John Foraker 9:48
a little less than three years and I tried to have it not change our company much but it’s really hard the pressure is very difficult to deal with because the focus of the out Same world on your business comes down to quarters versus the way you kind of think about it as an entrepreneur running it. And that was a big adjustment. And I remember coming back after we went public, and there’s like this kind of LoL after your public where you’re now public, and then you’re trading, but like you come back into the office, and you’re explaining to people what’s different. And I tried to explain to them that we’re, we’re the same company, we were the day before we went public. We’re the same brand. We’re not any better. When our stock price goes up. We’re not any worse when it goes down on a day to day basis, we’re the same company, same people doing the same things. I tried to ingrain that, but the pressure is really significant. And we did really well. We grew the business really rapidly for a couple of years. And then the third year, there was a big problem in the wheat markets. And we were a big buyer in organic wheat. And that really started squeezing our margins. And so the second our stock price dipped a little bit, the phone started ringing, and there were a lot of interested potential acquirers. And so we ended up deciding as a board to protect interest of everybody that maybe we’d entertain some of those conversations. And that’s what we did.

Kara Goldin 11:11
Interesting. So you were acquired by General Mills, did you stay on then as the leader working underneath General Mills,

John Foraker 11:18
I did, I was brought in with what I think is a pretty typical contract for somebody like me, it was like you’re here for a year, and then you blow up, basically, you’re here for a year and then see you. But what happened during that year was they learned a lot about me, I learned a lot about them, we actually really enjoyed working with each other. And I thought we made each other better. And they did too. And so at the end of that first year that I looked at the integration, it just didn’t feel like it was done. There’s so much systems integration and work that goes into making a company that’s acquired successful in the in the frame of a big global CPG. Like that. And so I ended up staying for a really about three years. And it was really only toward the tail end of that, that I was really seriously starting to think about, maybe I need to do something different. But I enjoyed learning in that environment. i Everything I learned about the consumer packaged goods industry, I learned from being an entrepreneur, not from being part of a really big company. And so I learned a ton during that period with General Mills, I love those people. And they’re super high integrity, and they’ve done a great job with the brand. So I really honor that.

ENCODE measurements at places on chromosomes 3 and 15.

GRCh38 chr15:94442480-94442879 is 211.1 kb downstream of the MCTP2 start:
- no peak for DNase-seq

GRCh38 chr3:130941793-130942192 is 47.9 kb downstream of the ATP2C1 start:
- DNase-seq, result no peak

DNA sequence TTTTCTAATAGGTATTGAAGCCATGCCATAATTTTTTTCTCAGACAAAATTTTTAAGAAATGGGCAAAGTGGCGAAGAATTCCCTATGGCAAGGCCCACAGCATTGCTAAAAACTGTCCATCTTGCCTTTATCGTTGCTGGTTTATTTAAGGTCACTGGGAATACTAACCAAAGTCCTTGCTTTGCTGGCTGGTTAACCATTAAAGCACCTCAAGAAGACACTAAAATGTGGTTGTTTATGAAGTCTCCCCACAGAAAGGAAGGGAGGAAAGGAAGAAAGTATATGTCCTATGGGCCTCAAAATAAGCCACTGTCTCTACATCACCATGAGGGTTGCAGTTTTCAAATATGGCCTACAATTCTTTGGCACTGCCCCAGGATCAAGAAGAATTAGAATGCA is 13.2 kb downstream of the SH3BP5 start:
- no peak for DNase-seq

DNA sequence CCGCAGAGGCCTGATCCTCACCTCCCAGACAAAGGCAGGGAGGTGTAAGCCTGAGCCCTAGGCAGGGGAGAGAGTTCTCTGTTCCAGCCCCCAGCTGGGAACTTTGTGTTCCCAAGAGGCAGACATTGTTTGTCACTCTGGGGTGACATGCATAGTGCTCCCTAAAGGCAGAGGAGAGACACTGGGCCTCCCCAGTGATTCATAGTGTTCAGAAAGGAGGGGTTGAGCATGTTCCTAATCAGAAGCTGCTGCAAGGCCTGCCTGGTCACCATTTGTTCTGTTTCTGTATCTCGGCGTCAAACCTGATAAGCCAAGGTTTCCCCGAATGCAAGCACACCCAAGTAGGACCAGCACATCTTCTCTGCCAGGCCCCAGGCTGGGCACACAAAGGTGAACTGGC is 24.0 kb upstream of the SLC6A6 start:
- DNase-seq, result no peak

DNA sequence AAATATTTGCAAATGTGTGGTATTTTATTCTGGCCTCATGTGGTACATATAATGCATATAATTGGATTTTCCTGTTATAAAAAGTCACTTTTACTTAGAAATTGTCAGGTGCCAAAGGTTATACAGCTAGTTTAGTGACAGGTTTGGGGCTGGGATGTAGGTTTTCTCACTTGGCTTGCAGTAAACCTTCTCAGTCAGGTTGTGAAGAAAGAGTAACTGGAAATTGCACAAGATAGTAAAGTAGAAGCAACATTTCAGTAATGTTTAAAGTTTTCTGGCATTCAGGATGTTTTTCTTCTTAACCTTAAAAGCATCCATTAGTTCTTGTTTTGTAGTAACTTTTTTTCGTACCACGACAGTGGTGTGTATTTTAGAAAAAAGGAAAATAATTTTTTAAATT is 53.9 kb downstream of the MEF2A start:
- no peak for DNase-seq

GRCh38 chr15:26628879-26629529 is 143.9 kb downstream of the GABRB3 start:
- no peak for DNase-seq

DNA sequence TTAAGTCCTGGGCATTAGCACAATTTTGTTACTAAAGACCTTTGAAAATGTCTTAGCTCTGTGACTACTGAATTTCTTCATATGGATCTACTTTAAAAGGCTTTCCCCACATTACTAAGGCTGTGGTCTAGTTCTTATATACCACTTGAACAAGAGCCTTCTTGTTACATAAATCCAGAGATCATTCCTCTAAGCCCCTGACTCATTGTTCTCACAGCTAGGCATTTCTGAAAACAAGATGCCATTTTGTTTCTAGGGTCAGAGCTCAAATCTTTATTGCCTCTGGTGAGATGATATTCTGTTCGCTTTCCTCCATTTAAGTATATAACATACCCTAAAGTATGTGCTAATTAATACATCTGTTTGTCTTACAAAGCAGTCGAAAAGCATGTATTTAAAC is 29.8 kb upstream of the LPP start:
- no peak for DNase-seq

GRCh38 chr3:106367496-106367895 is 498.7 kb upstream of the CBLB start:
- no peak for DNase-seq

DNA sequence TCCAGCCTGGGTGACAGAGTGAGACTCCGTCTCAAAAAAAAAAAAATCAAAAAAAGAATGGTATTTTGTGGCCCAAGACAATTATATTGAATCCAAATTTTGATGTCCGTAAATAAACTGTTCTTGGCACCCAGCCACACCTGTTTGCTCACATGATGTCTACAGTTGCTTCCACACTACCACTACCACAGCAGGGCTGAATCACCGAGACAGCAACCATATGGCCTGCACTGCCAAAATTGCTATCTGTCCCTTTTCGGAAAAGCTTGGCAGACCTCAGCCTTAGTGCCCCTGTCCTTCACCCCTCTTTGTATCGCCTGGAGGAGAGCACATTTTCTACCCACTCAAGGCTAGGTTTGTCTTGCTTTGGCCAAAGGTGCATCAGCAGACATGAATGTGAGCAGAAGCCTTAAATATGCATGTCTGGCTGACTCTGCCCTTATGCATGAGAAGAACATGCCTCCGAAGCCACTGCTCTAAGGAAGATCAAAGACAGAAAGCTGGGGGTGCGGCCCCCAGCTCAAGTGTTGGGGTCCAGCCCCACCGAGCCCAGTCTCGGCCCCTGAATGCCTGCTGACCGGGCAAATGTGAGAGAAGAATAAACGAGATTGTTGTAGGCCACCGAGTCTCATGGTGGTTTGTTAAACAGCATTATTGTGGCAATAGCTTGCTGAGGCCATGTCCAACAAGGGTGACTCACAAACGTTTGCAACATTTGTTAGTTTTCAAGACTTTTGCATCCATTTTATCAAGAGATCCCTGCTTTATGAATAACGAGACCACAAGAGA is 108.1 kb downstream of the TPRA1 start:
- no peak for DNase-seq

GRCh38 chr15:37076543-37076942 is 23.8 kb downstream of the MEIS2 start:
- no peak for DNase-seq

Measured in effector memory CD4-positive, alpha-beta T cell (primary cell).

Kara Goldin 12:27
That’s awesome. We had Seth Goldman on a few weeks ago, actually, it was recorded before the decision by coke to discontinue the product that he founded at least the core product line. So it was a really interesting conversation, I think I might need to have him back on to sort of talk about kind of the next iteration, as he’s just recently announced that he’s launching another product that is in the beverage space, which I thought he was probably never going to do. But but he’s he’s coming back. But definitely, I mean, I think there are a lot of lessons that you can learn inside of large companies on both sides, right. And that’s what he that’s what he talked about in that show. So let’s talk about once upon a farm. So what does it mean to be a mission based entrepreneur.

John Foraker 13:23
So when you’re a mission based entrepreneur, you then the way I’ve always thought about it, you’re trying to build a business and a brand. That stands for something that stands for making society better in some way, whatever that that whatever that is for your brand. And in our case, it’s about improving kit nutrition, and not only the quality of it, but making it inclusive and available to more kids. And what’s cool about purpose led brands is that you can now you there’s constructs like a public benefit corporation, which we converted to, where you can actually embed those values into your articles of incorporation. So, you know, in the old way, a company’s mission, there was one mission, it was, legally, one mission was to make money. Now you can actually say it’s not just about that, it’s about these things that I value as well. And so it’s highly motivating for people, it’s highly motivating for consumers, and it becomes kind of a Northstar that you can grow and run the business and brand to and so that’s what I’ve been really, really blessed to be in brands that are that are built that way and focus that way and Once Upon farms, the most recent